CMBS Newsflash: Inflated CRE Loan Underwritings

Analysis by David Salz 

There are many reasons a reported first year NOI would reasonably be less than the underwritten NOI; using the latest full year NOI is a better indicator of performance. Using our CMBS data, we examined causes of underperformance among different property types across recent vintages to determine whether it was an indicator of distress.

The chart looks at outstanding loans from recent vintages and various property types that have full-year property performance reported. The impact of COVID-19 has led to bifurcated outcomes for lodging and retail versus multifamily, office, and industrial properties. To measure the incidence of distress for underperforming loan properties, we looked whether the loan has been moved to special servicing or is currently more than 90 days delinquent. The impact of COVID-19 is clear by property type with most distress in lodging and retail loans. While loans with the related property performing more than 5% below the underwritten NOI exist overall, the implication that it leads to a distressed loan was not very clear. Loans with this level of underperformance relative to their underwritten NOIs are no more likely to be in distress than loans performing closer to their underwriting. Looking at the average percentage change, there does not appear to be a systematic bias to overstate.

The underwritten NOI is a single number determined from an in-depth appraisal. However, loans are structured to withstand volatility in income based upon a property type’s characteristics and other specific property characteristics. For example, in structuring a loan for a lodging facility, one would expect to have a much higher volatility in NOI versus a multifamily property, as the hotel is backed by literally overnight leases versus longer-term apartment leases. In other words, it would be expected that the loan for a lodging facility would be structured with more credit protection, including much higher debt service coverage and lower loan to value, than a multifamily property. The ability to accurately forecast a hotel’s NOI is much more challenging than for a multifamily property regardless of an appraiser’s skill set. There exist many other reasons that a property may produce an NOI below the underwritten NOI and still be a well-structured loan. Clearly the underperformance in NOI of a property is less attractive than the performance of its peers, but its incidence directly leading to distress is not apparent in the data.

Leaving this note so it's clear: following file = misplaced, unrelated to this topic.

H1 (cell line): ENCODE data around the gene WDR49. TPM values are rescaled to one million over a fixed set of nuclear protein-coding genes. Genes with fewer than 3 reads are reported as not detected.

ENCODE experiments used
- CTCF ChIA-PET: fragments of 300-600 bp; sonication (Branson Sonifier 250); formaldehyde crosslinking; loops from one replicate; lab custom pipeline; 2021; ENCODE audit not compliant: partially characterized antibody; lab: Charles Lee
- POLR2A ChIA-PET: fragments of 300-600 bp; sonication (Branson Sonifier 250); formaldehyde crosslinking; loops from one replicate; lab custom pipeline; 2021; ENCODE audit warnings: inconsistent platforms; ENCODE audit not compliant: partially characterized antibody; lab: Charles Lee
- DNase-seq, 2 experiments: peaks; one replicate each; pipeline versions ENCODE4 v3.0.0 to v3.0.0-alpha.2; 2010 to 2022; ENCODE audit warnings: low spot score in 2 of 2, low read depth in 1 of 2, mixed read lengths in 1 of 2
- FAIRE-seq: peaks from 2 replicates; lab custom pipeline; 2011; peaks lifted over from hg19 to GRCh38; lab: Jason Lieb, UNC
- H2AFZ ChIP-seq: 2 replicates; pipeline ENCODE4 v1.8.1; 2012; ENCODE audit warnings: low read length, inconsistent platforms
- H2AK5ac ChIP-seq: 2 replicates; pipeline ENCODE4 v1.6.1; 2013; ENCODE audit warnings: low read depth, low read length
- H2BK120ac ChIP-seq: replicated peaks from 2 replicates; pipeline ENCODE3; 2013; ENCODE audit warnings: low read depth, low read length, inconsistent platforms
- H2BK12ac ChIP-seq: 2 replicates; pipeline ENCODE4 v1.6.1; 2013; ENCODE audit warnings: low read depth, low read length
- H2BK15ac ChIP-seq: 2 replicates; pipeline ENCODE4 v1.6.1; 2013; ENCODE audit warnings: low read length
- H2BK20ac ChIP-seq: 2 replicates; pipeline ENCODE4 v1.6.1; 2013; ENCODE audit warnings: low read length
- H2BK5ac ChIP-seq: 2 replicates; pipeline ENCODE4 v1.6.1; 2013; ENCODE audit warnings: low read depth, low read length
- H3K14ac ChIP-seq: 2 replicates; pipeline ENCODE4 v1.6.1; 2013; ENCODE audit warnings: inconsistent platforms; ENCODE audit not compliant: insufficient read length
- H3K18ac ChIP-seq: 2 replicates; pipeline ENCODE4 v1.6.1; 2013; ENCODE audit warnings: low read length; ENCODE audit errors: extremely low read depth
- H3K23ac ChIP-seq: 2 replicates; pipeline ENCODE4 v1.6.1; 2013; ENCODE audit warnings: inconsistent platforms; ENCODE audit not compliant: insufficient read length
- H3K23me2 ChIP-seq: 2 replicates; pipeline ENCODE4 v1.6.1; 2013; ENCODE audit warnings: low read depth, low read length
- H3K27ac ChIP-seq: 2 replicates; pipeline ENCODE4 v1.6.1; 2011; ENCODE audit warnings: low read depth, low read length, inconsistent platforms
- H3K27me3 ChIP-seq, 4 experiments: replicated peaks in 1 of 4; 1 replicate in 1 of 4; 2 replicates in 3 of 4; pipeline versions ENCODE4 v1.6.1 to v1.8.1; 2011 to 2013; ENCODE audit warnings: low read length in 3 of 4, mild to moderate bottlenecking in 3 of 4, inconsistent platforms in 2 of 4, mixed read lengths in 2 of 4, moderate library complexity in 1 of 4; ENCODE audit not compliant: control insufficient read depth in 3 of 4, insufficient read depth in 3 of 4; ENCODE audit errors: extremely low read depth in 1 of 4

Loan Balance with Servicer Comments Mentioning COVID or Forbearance by Property Type


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David Salz leads the Moody’s Analytics CMBS desk within the Structured Content Solutions group, providing timely and insightful data analytics to CMBS and CRE professionals. Prior to his current role, he managed the ABS desk and worked on various CLO related projects.